Concluding remarks. Systematic reviews have been reported to provide the highest form of clinical evidence [Mickenautsch, 2010]. However, the internal validity of such evidence can only be as good as the internal validity of the trials reviewed. Although the trials accepted in this update may be considered to be less affected by attrition bias, their risk of selection- and detection-/performance bias is high. For that reason, further high quality randomised control trials (RCT) are needed, in order to verify (or disprove) the currently available results. Such RCTs should adopt a parallel group design and include randomisation and allocation concealment methods that can effectively prevent direct observation and prediction of the allocation sequence. For this purpose, the maximum randomisation method has been suggested [Berger, 2005]. Covariates of both treatment groups should be tested as to whether they differ at baseline (after randomisation). Recently, use of the Berger-Exner test has been suggested, in order to enable authors of trials to investigate whether selection bias has been introduced into their studies [Berger, 2005; Berger and Alperson, 2009]. Where bias risk has been found, it may be adjusted statistically [Berger, 2005]. Both outcomes should be included in the final trial report. In order to ensure that the lack of blinding may not have led to favouring one treatment over the other, trials should use and report on procedures and tests employed that may limit, or at least monitor, potential bias risk. Moreover, future trials should base their reporting on the CONSORT statement [Moher et al., 2001].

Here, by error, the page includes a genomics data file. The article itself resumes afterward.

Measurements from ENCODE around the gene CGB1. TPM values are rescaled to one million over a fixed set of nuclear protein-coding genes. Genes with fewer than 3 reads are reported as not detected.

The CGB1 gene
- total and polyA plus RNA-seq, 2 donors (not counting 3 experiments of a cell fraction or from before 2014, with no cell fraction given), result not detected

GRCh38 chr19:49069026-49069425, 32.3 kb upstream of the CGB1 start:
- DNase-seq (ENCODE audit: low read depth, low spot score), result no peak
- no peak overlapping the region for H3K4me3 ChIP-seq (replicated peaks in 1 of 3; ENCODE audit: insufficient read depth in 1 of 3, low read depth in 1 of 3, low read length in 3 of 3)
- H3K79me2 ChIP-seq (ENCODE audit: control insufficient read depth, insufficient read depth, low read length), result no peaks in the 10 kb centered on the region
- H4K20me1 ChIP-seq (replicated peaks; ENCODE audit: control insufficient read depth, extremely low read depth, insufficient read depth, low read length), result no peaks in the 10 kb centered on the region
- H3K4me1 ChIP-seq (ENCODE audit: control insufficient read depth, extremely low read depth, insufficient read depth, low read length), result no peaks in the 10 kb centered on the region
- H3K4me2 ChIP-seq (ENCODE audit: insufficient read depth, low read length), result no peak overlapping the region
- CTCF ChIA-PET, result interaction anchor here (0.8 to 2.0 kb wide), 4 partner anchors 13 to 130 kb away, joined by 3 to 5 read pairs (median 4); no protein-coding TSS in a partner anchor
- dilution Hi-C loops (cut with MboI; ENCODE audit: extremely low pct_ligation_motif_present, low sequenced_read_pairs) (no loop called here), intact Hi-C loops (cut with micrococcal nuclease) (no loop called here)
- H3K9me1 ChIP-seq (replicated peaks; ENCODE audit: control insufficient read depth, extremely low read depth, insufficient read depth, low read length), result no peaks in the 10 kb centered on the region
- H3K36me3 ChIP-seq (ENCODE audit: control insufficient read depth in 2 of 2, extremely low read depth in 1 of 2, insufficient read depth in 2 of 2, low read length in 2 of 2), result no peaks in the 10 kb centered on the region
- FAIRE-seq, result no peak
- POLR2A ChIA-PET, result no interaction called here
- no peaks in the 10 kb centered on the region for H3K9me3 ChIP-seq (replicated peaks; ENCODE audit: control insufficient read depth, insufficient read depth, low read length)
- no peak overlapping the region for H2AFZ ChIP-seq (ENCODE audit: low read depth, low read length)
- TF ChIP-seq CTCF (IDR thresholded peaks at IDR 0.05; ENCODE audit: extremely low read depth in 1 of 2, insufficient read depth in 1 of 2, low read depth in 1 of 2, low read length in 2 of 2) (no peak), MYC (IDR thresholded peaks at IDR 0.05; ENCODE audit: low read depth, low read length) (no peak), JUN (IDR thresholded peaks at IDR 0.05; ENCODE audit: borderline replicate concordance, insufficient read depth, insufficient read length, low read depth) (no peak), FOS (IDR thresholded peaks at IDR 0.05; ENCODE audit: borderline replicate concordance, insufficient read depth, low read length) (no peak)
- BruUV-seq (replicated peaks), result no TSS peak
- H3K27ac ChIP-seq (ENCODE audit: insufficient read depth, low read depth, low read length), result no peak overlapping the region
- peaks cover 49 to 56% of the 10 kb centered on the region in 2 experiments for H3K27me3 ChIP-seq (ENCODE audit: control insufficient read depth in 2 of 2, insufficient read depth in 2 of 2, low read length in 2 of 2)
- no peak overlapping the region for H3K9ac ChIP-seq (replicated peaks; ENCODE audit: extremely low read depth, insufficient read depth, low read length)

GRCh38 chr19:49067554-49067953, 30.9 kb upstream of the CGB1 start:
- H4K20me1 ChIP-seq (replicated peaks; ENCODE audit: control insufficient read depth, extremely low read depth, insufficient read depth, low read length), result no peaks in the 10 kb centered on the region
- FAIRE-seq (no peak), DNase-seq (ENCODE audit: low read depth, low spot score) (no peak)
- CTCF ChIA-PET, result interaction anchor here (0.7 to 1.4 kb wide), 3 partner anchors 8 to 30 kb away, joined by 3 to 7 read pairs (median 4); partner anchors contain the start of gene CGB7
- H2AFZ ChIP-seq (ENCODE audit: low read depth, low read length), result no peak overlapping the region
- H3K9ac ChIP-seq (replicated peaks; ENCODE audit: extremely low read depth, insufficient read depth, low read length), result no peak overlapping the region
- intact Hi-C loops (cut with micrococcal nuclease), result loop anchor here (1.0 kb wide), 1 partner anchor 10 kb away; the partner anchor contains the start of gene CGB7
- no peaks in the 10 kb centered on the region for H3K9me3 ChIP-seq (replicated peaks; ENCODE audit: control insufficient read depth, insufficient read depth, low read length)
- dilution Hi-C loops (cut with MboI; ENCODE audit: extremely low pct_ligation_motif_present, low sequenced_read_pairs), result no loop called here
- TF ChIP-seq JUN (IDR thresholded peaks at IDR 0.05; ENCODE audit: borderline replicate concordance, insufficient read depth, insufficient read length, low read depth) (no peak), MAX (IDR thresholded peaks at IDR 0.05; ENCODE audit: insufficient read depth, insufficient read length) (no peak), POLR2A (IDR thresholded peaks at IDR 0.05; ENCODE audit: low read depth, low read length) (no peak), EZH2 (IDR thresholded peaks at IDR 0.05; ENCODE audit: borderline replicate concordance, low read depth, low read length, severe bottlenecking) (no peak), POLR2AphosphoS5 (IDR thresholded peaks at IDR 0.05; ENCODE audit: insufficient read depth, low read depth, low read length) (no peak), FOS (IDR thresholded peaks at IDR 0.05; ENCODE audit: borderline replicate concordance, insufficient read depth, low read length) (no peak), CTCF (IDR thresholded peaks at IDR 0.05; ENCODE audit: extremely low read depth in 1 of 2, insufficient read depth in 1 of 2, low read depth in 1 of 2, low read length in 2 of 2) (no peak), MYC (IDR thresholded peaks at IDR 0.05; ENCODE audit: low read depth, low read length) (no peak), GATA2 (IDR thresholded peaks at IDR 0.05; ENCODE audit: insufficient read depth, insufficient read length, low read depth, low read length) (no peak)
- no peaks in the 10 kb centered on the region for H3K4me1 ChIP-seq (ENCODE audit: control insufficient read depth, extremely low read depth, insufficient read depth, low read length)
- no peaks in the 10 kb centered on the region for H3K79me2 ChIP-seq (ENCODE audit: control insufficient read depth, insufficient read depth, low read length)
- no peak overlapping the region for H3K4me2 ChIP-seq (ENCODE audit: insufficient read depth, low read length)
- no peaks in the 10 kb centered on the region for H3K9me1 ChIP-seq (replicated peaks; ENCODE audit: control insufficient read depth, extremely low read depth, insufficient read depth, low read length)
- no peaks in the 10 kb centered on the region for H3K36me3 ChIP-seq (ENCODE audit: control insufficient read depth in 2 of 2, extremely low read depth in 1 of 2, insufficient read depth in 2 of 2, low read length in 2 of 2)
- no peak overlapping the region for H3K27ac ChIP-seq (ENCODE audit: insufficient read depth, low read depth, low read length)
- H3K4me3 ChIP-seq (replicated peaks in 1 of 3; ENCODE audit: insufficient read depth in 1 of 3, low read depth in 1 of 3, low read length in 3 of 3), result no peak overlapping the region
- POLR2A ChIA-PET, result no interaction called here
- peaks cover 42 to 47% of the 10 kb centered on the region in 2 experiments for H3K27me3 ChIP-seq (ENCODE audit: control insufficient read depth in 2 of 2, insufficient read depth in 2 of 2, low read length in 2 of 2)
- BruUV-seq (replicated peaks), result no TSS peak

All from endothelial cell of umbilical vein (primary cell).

This systematic review identified trials that either (i) showed no difference between the materials or (ii) indicated RMGIC to be more caries-preventive than composite resin with or without fluoride. However, the clinical meaning of these results remains uncertain, as all trials identified during this systematic review are limited by risk of selection- and detection-/performance bias and, for some datasets, attrition bias. In addition, the risk of publication bias was identified. High-quality randomised control trials are needed in order to answer the review question conclusively.